Many people would like you to believe that innovation is difficult.  Nothing could be further from the truth.  Innovation, creating new ideas that become new products and services is easy.  It happens all the time, across the globe, every day.  The real challenge to innovation is cultural, both on the corporate side and the consumer side.  And a real underlying issue within those cultural challenges is the inability to distinguish signal from noise - in other words, to communicate. This occurs both internally (as we've seen:  what management wants versus what it supports) in the operations (what we reinforce - efficiency and what we resist - creativity) and what we hear from customers and markets.

To succeed at innovation, there are some very simple rules:  What executives say, matters.  They must both say they want innovation and then reinforce the desire with new investments and priorities.  What business as usual dictates and expects, matters.  If efficiency matters more than innovation, you are communicating a value proposition.  What customers and markets say, matters.  Are you listening?  Or are you filtering to hear what you'd like to hear?  Can you separate signal from noise?

Perhaps the most important first step of any innovation activity is to ask:  what signals are important?  How are they received?  How can we amplify and clarify the important signals? What do we filter?  How can we listen, hear and respond more effectively?
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posted by Jeffrey Phillips at 6:48 AM 0 comments

Friday, January 13, 2017

Disruptive innovation: where, not what

First, a slight diatribe.  Why is it that companies think their people can do successful innovation when they don't share a common language?  In the title I've used the word "disruptive", and by this I mean innovation in the "third horizon" - incremental, breakthrough and disruptive.  I'm defining disruptive innovation as new products, services or business models that "disrupt" existing products or markets.  For example, Apple and iTunes disrupted Tower Records.  Netflix and its rental model disrupted Blockbuster's retail store model.  But I've been in plenty of places and talked with plenty of customers who don't have a consistent language.  They toss around "breakthrough", transformative, disruptive and other language without defining it, and then are dismayed when they get at best incremental innovation.  But this is just a language problem, you'll say.  And I'll say you are correct, but if we depend on language to communicate, and to direct assets, people and risk tolerances, if our language isn't right, then nothing will be right.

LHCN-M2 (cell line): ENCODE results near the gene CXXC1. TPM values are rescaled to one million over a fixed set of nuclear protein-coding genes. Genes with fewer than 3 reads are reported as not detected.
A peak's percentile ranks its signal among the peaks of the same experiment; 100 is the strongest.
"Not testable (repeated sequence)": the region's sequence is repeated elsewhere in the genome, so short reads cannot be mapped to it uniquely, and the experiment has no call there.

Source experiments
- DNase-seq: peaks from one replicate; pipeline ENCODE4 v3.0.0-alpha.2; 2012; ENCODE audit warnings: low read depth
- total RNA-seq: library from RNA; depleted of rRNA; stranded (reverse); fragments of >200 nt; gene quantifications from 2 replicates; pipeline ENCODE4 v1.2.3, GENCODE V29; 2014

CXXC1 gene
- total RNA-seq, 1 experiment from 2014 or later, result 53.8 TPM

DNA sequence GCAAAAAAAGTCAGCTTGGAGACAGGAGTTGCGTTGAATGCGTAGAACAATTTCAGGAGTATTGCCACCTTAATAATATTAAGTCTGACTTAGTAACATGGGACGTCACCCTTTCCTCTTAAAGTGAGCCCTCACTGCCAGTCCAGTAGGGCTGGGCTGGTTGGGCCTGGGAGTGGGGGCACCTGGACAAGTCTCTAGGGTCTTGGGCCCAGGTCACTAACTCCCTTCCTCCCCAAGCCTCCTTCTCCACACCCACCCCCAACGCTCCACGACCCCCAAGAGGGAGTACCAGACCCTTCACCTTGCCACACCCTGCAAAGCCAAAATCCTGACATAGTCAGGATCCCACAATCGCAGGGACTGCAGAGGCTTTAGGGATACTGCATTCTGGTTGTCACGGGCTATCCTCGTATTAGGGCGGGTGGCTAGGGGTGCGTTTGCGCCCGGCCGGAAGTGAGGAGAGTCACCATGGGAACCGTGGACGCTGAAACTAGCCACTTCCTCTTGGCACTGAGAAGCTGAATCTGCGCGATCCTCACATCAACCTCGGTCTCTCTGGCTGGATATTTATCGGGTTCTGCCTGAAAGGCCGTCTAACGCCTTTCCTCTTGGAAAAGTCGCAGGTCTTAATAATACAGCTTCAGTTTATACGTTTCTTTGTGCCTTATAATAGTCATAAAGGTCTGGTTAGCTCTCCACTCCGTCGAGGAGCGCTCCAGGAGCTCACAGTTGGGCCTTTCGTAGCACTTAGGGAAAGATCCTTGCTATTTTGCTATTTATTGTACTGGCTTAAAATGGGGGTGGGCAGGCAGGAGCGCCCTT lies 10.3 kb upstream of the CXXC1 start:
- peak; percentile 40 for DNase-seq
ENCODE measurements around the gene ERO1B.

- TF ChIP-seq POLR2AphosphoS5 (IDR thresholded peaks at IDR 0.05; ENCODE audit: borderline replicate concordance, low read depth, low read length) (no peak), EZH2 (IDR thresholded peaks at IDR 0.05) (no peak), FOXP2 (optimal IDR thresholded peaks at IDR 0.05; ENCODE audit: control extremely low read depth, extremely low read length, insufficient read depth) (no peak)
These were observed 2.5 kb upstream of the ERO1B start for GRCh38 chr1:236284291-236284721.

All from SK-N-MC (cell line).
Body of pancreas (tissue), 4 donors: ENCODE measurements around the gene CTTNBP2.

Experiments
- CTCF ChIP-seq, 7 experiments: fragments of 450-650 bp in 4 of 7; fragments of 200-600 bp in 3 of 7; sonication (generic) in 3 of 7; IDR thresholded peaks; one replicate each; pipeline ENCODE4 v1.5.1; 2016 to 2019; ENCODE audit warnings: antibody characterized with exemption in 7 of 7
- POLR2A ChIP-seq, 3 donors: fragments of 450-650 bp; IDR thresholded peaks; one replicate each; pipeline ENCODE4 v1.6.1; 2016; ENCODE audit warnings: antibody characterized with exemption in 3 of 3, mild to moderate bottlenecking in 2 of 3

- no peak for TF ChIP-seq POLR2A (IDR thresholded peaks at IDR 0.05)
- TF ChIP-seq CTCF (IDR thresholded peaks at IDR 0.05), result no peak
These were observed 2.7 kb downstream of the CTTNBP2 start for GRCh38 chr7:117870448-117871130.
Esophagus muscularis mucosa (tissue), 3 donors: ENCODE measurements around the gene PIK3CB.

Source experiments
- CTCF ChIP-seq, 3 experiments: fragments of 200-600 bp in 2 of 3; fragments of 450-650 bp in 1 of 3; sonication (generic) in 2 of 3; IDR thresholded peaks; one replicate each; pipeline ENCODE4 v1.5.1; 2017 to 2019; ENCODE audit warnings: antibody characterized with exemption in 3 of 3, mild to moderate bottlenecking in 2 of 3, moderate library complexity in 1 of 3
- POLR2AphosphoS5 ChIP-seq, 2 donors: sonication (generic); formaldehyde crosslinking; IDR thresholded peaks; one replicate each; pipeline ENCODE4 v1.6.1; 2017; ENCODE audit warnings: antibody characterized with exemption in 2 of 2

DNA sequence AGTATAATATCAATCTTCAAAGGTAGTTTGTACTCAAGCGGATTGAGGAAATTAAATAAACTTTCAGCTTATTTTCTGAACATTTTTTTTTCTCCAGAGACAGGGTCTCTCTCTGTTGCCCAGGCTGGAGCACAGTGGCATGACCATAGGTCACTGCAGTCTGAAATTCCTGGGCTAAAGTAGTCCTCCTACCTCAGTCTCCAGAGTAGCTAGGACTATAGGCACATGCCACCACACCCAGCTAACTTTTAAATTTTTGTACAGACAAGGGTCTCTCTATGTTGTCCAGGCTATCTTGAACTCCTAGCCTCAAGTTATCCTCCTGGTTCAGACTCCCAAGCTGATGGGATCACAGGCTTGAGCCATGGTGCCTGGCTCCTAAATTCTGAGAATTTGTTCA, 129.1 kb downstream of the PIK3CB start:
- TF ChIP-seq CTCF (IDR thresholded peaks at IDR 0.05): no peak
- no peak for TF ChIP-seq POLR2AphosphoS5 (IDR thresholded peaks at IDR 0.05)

Ok, diatribe over.  Thanks for letting me get that off my chest.

Now, on to the real topic:  Disruptive innovation is a where question, not a "what" question.

Again, I'm defining disruptive innovation as a structural change to a product offering, a business model or a market.  Clearly, you have to have a new and compelling offering to have that kind of impact.  That means the "what" - the outcome of the innovation activity, must be fairly interesting, compelling, valuable for customers and so on.  And you'd be surprised to learn that many companies generate viable, disruptive ideas on a fairly regular basis.  It's not as hard as it seems.

It's the "where" that matters
The difficulty is in the "where".  Too often existing business models and knowledge are very attuned to existing markets, customers and segments.  Existing products generate the revenues and profits that innovation teams depend on, and that drive wealth and bonuses for product teams.  Who wants to mess with that?  Existing firms, living in their existing markets, serving customers, can't afford to disrupt their own markets, customers or segments.  They'd put their own revenue streams out of business.  That's a no brainer.  Everyone recognizes this.

But risk enters the picture when you create a disruptive idea, then recognize that you can't afford to implement it in your existing market. Clearly it needs to be implemented and launched in an adjacent or new market, where it will impact other companies and customers, but not your own.  This becomes far more risky, however, because the existing corporate assets and knowledge don't know much about that adjacent or new market, don't think they have the rights to play in that market and don't have partners or channels to access that market.  Thus, there will be a heavy investment to enter that new segment or market, and is the idea worth the cost?

Generating is easy, implementing is hard
You see, GENERATING a disruptive idea is easy.  Implementing a disruptive idea in your own market is next to impossible, so the idea, if it will see the light of day as a product, must be implemented somewhere else.  This is when the "WHERE" question comes in.  Too often, the WHERE question is asked too late in the game.  You have an interesting idea that seems to have some market validity, but no one bothered to think about where the idea should have impact before it was developed.